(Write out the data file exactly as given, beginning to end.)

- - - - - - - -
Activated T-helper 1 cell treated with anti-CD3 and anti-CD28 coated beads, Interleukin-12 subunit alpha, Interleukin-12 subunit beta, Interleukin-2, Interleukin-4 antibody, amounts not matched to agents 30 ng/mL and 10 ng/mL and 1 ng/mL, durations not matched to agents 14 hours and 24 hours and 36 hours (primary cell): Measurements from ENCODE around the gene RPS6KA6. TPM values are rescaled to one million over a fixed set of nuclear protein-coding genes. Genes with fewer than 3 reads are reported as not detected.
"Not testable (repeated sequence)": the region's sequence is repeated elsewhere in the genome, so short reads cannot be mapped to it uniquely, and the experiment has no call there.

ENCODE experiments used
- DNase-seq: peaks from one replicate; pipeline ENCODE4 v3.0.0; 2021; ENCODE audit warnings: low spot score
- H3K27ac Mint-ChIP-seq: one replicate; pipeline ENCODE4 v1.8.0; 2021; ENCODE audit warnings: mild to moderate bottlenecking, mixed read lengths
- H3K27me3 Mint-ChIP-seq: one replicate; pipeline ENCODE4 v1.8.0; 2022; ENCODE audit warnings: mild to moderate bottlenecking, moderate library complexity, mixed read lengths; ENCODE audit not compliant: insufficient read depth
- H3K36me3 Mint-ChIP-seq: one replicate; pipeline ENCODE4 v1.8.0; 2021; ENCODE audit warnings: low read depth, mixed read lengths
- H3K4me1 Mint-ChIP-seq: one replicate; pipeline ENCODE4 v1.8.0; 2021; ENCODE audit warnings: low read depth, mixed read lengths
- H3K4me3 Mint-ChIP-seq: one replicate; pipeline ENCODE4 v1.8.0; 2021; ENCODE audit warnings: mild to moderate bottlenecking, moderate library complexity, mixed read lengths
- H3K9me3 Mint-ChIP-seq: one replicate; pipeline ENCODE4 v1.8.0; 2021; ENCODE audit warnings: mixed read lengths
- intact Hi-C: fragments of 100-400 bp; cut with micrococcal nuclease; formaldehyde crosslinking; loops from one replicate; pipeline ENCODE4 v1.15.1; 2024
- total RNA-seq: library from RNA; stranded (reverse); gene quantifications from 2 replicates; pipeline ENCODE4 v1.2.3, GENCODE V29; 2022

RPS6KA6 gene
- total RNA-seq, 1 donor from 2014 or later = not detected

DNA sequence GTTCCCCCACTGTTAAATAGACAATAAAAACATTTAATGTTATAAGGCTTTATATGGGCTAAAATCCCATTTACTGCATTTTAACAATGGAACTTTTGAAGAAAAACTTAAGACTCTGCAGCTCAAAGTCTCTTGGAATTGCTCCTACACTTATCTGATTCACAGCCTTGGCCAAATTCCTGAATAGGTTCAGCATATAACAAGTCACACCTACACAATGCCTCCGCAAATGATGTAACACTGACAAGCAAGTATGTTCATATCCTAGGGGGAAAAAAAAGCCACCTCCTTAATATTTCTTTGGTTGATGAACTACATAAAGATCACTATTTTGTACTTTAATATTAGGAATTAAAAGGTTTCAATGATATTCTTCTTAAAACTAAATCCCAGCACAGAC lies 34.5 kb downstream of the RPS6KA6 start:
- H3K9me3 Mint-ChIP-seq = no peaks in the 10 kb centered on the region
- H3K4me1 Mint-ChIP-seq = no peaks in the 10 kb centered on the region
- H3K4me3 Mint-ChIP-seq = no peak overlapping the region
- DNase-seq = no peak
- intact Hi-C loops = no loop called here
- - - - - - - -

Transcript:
Activated T-helper 1 cell treated with anti-CD3 and anti-CD28 coated beads, Interleukin-12 subunit alpha, Interleukin-12 subunit beta, Interleukin-2, Interleukin-4 antibody, amounts not matched to agents 30 ng/mL and 10 ng/mL and 1 ng/mL, durations not matched to agents 14 hours and 24 hours and 36 hours (primary cell): Measurements from ENCODE around the gene RPS6KA6. TPM values are rescaled to one million over a fixed set of nuclear protein-coding genes. Genes with fewer than 3 reads are reported as not detected.
"Not testable (repeated sequence)": the region's sequence is repeated elsewhere in the genome, so short reads cannot be mapped to it uniquely, and the experiment has no call there.

ENCODE experiments used
- DNase-seq: peaks from one replicate; pipeline ENCODE4 v3.0.0; 2021; ENCODE audit warnings: low spot score
- H3K27ac Mint-ChIP-seq: one replicate; pipeline ENCODE4 v1.8.0; 2021; ENCODE audit warnings: mild to moderate bottlenecking, mixed read lengths
- H3K27me3 Mint-ChIP-seq: one replicate; pipeline ENCODE4 v1.8.0; 2022; ENCODE audit warnings: mild to moderate bottlenecking, moderate library complexity, mixed read lengths; ENCODE audit not compliant: insufficient read depth
- H3K36me3 Mint-ChIP-seq: one replicate; pipeline ENCODE4 v1.8.0; 2021; ENCODE audit warnings: low read depth, mixed read lengths
- H3K4me1 Mint-ChIP-seq: one replicate; pipeline ENCODE4 v1.8.0; 2021; ENCODE audit warnings: low read depth, mixed read lengths
- H3K4me3 Mint-ChIP-seq: one replicate; pipeline ENCODE4 v1.8.0; 2021; ENCODE audit warnings: mild to moderate bottlenecking, moderate library complexity, mixed read lengths
- H3K9me3 Mint-ChIP-seq: one replicate; pipeline ENCODE4 v1.8.0; 2021; ENCODE audit warnings: mixed read lengths
- intact Hi-C: fragments of 100-400 bp; cut with micrococcal nuclease; formaldehyde crosslinking; loops from one replicate; pipeline ENCODE4 v1.15.1; 2024
- total RNA-seq: library from RNA; stranded (reverse); gene quantifications from 2 replicates; pipeline ENCODE4 v1.2.3, GENCODE V29; 2022

RPS6KA6 gene
- total RNA-seq, 1 donor from 2014 or later = not detected

DNA sequence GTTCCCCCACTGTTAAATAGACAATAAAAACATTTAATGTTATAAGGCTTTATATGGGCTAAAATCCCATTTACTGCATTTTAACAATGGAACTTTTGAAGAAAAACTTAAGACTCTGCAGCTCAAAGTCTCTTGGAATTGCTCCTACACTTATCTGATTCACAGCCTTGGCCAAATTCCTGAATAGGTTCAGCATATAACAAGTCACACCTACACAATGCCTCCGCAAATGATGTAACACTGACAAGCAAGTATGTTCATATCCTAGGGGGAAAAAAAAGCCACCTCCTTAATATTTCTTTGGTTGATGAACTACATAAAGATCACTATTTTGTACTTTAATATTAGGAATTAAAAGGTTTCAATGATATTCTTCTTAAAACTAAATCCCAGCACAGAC lies 34.5 kb downstream of the RPS6KA6 start:
- H3K9me3 Mint-ChIP-seq = no peaks in the 10 kb centered on the region
- H3K4me1 Mint-ChIP-seq = no peaks in the 10 kb centered on the region
- H3K4me3 Mint-ChIP-seq = no peak overlapping the region
- DNase-seq = no peak
- intact Hi-C loops = no loop called here